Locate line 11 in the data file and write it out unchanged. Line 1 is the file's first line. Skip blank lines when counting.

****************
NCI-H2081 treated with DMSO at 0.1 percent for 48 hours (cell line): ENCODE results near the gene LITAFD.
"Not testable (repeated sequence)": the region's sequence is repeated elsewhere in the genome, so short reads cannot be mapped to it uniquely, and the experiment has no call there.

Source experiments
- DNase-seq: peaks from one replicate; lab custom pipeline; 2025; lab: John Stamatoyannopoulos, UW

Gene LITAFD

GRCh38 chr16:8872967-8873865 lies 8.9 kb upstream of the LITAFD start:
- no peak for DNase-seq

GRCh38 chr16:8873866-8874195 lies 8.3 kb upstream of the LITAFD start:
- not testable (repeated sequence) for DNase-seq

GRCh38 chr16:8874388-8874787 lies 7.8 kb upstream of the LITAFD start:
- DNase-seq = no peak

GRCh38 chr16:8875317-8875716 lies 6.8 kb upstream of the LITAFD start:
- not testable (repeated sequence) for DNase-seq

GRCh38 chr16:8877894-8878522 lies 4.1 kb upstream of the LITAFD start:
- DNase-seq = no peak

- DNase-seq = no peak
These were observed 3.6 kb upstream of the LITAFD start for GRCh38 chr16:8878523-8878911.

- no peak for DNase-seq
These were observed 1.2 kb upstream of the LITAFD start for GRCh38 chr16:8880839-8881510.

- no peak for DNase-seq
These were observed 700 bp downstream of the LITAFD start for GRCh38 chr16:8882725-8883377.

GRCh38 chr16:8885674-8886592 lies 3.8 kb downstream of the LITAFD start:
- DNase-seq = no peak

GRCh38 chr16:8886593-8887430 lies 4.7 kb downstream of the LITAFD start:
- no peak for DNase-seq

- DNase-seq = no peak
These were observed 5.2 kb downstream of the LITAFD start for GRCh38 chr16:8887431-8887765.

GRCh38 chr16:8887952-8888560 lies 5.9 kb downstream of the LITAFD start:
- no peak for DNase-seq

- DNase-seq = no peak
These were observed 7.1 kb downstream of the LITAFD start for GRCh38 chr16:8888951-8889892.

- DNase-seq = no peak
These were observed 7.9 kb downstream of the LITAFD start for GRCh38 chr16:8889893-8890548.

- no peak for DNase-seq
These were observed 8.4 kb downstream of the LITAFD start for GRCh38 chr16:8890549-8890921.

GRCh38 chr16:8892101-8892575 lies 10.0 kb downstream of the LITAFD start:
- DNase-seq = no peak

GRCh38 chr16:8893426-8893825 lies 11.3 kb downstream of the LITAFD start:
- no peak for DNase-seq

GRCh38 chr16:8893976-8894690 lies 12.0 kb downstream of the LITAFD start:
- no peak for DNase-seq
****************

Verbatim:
- DNase-seq = no peak